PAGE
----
LAKE FOREST, Ill. — The more the Chicago Bears think they’ve found answers to their struggles, the more their losses and frustration build.
After starting 1-5 for the first time since 2004, the Bears are heading to Green Bay for a Thursday night game with their biggest disappointment still fresh in their memories — Sunday’s blown fourth-quarter lead in a 17-16 loss to Jacksonville.
“I don’t know what it is, but I know that there are spurts where we play well enough to win, and there are spurts where it looks like we don’t know what the hell we’re doing,” guard Kyle Long said.
They’ve done a lot right, but two losses in three winnable games leaves them looking for ways to keep from packing it in early.
“We know that we can compete against any team,” linebacker Willie Young said. “It’s never a case where we haven’t had an opportunity to win.
“It’s just closing it out.”
Quarterback Brian Hoyer has a franchise-record four straight 300-yard passing games, and on Sunday he started to find receiver Alshon Jeffery with more regularity.
Jeffery had 93 yards on seven catches, while Cameron Meredith had his second straight 100-yard receiving day.
The defense stopped Jacksonville on third down eight out of 10 times and forced two turnovers. Yet they saw a 13-0 lead after three quarters disintegrate.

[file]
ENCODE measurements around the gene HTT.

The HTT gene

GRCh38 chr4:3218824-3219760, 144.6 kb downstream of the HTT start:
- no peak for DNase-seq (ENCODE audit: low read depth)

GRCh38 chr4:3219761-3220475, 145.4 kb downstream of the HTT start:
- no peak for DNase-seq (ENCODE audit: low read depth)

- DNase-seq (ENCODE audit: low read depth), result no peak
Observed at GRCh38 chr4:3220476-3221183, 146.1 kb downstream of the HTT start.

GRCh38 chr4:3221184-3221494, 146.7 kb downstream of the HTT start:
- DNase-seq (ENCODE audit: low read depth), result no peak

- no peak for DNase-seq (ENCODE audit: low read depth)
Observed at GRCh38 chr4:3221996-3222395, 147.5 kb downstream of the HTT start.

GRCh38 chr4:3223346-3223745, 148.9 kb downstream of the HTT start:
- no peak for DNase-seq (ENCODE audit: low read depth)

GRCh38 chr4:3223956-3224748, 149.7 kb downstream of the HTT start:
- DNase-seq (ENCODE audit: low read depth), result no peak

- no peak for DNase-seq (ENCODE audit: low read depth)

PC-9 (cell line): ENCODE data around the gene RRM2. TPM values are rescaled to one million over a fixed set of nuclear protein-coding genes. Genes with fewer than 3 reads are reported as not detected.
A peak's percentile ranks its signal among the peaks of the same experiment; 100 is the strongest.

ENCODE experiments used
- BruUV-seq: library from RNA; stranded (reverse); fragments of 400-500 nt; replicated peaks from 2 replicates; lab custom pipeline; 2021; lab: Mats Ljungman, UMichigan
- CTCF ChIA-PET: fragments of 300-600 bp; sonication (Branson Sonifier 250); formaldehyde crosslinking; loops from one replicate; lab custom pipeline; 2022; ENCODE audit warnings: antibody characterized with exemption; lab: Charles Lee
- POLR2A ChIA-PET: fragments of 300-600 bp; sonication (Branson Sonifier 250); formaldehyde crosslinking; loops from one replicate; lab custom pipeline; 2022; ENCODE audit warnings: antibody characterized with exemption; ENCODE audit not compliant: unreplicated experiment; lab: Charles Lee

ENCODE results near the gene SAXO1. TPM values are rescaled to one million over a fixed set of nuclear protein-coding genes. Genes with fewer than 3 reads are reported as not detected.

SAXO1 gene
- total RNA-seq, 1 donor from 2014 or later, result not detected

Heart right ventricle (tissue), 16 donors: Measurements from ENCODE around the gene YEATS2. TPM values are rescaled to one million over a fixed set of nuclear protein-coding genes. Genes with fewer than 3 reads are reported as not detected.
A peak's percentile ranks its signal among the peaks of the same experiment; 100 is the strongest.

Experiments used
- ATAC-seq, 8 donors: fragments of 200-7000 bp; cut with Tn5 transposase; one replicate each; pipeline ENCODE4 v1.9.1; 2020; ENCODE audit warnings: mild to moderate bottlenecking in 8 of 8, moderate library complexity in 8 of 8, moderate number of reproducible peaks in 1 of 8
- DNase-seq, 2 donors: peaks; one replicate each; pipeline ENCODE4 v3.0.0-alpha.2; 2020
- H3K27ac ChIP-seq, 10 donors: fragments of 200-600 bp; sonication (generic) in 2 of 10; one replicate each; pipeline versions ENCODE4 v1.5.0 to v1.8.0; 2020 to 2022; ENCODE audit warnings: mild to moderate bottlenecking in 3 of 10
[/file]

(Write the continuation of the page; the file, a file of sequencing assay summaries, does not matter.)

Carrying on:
“I think our guys can see how close we are,” coach John Fox said Monday. “Yesterday was no different than the week before against Indy.”
The Bears lost that one in the final four minutes.
“I mean, we gave away a couple plays, but all in all we’re getting better every week and it’s showing out there,” linebacker Danny Trevathan said.
“Turnovers, execution — but it’s just a couple plays here and there that we have to minimize.”
The Bears’ defense is hoping to get a major asset back this week.
Linebacker Pernell McPhee on Friday became eligible to be considered for activation to the 53-man roster from the physically unable to perform list.
McPhee has been recovering from offseason knee surgery.
If McPhee is deemed able to play against the Packers, it will be on only two practices since there was no practice held Monday.
“He’ll do some stuff with the training staff and some of the coaching staff, and we’ll just have to get a feel, and make a decision before Thursday,” Fox said.
The Bears will closely watch several other defensive injuries, including starting cornerbacks Tracy Porter (knee) and Bryce Callahan (hamstring).
In addition, guard Josh Sitton was hoping to face his former team after being signed off waivers by the Bears just before the start of the regular season.
But Sitton, who already had a shoulder injury, suffered an ankle injury in the fourth quarter against Jacksonville and Fox said he wouldn’t have practiced Monday if a practice had been held.
Quarterback Jay Cutler (thumb sprain) remains sidelined, as well, but with Hoyer having gone 189 throws without an interception, the Bears have avoided pushing their starter into returning too soon.
The Bears haven’t started 1-6 since 2000.
Fox is doing what he can to keep morale high, including citing recent NFL history.
“You know, a team a year ago, the Kansas City Chiefs, started 1-5 and they made the playoffs,” Fox said. “So all of those things are possible but if you lay down your sword, not so much.”